How Seattle’s Imogen Cunningham changed photography forever

Ahead of a major retrospective at Seattle Art Museum, six Northwest artists reflect on the photographer’s legacy and local influence.

Imogen Cunningham photographed dancer Martha Graham in the summer of 1931 in California, her lens a perfect match with Graham’s expressiveness and physicality. The photo is on view at the Seattle Art Museum in a new retrospective. (The Imogen Cunningham Trust) 


 

In the spring of 1915, Seattle photographer Imogen Cunningham hiked through groves and meadows on Mount Rainier and took a series of daring photos that caused a scandal. In the soft-focus sepia-toned shots, one of which was published in a Seattle publication, Cunningham’s husband poses near the trees, reclines in the grass, wades in an icy lake — all while completely naked. At the time, the photos, and Cunningham’s display of her own desire, were shocking.

“This is 1915. Women were portrayed nude, whether it be painting, drawing or photography … [but] women were not photographing men nude,” says Gail Gibson, a veteran Seattle art and photography dealer who has long worked with the Cunningham archive. This role reversal — and the brazen display of the female gaze — was exceptional, Gibson says. “She was a strong personality. … She did work that others weren’t doing and she felt good about doing it and wasn’t afraid to do it.” 

Cunningham’s headstrong nature would come to define her long career as a fine arts photographer: She never hesitated to experiment, even if it meant sailing against the wind as a female photographer in a male-dominated industry. Her keen eye and penchant for innovation brought her considerable success and celebrity late in life, but since her death in 1976, broad awareness for her work has somewhat waned (even as she remains revered in photography circles).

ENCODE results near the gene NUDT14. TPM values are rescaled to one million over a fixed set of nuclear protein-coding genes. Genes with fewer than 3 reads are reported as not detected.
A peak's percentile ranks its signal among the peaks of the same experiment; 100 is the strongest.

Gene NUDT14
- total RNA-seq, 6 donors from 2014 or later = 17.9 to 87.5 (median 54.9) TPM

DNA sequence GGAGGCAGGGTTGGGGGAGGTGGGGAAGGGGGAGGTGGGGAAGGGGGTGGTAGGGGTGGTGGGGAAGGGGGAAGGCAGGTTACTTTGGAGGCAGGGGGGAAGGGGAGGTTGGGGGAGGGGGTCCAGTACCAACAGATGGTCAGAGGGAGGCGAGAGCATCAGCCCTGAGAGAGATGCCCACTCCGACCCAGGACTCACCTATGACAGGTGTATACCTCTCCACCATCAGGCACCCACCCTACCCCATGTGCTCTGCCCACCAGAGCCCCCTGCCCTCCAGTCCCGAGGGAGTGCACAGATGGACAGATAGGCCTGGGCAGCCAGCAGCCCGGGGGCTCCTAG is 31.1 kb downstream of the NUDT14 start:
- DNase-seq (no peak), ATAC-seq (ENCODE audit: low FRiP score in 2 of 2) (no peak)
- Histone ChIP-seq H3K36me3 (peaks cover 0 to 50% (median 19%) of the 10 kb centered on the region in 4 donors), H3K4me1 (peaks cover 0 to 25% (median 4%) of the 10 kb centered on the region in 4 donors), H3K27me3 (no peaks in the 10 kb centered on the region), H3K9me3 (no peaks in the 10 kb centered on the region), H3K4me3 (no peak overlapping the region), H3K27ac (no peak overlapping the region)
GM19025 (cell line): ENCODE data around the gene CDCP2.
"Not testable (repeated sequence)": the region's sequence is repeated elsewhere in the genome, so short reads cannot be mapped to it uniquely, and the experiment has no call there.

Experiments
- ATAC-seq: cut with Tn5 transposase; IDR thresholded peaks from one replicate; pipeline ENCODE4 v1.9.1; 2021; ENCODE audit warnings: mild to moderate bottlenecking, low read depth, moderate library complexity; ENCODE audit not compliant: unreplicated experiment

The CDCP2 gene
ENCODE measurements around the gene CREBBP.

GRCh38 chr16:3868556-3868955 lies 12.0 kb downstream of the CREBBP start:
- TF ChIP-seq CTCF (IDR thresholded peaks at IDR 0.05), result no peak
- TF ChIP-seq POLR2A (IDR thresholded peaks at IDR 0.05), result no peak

An expansive Cunningham retrospective opening this week at the Seattle Art Museum (Nov. 18 – Feb. 6, 2022) weaves a fresh, in-depth narrative. Originally scheduled to open first at the J. Paul Getty Museum in Los Angeles but premiering in Seattle due to a pandemic planning shakeup, the show is the first exhibition of Cunningham’s photographs in the United States in more than 35 years. This overview of her more than seven-decade career charts her formative years in Seattle, and sets the record straight about her influential contributions to photography and the diversity of her work beyond the modernist flower and plant close-ups for which she became known.

Sepia-toned image of mountain scene with alpine lake and trees, man reclining naked near lake

With a series of photos of her husband naked “On Mount Rainier,” Imogen Cunningham caused quite the stir in 1915. It was unusual for a woman to be photographing male nudes. (The Imogen Cunningham Trust) 

With a series of photos of her husband naked “On Mount Rainier,” Imogen Cunningham caused quite the stir in 1915. It was unusual for a woman to be photographing male nudes. (The Imogen Cunningham Trust) 

“Imogen Cunningham was an extremely versatile photographer,” says longtime Seattle photographer Robert Wade, who sat on Seattle Art Museum’s advisory committee for this show. “Her portraiture, plant and flower studies, street photography, performance photography, nudes and anything else she pointed her camera at, resulted in superb images… She accomplished all of this despite quite a bit of her career taking place in an era that wasn’t particularly supportive of female artists.” 

To coincide with the (re-)introduction of her work to a Seattle audience, Crosscut reached out to Northwest photographers and curators to shed light on the source of her enduring appeal and lasting influence. 

“She is one of the most important West Coast photographers of the 20th century, and as is sometimes unfortunately consistent in Seattle, few here outside of the small sphere of photography know about her,” says Michelle Dunn Marsh of Minor Matters Books, a local photography and art book publisher.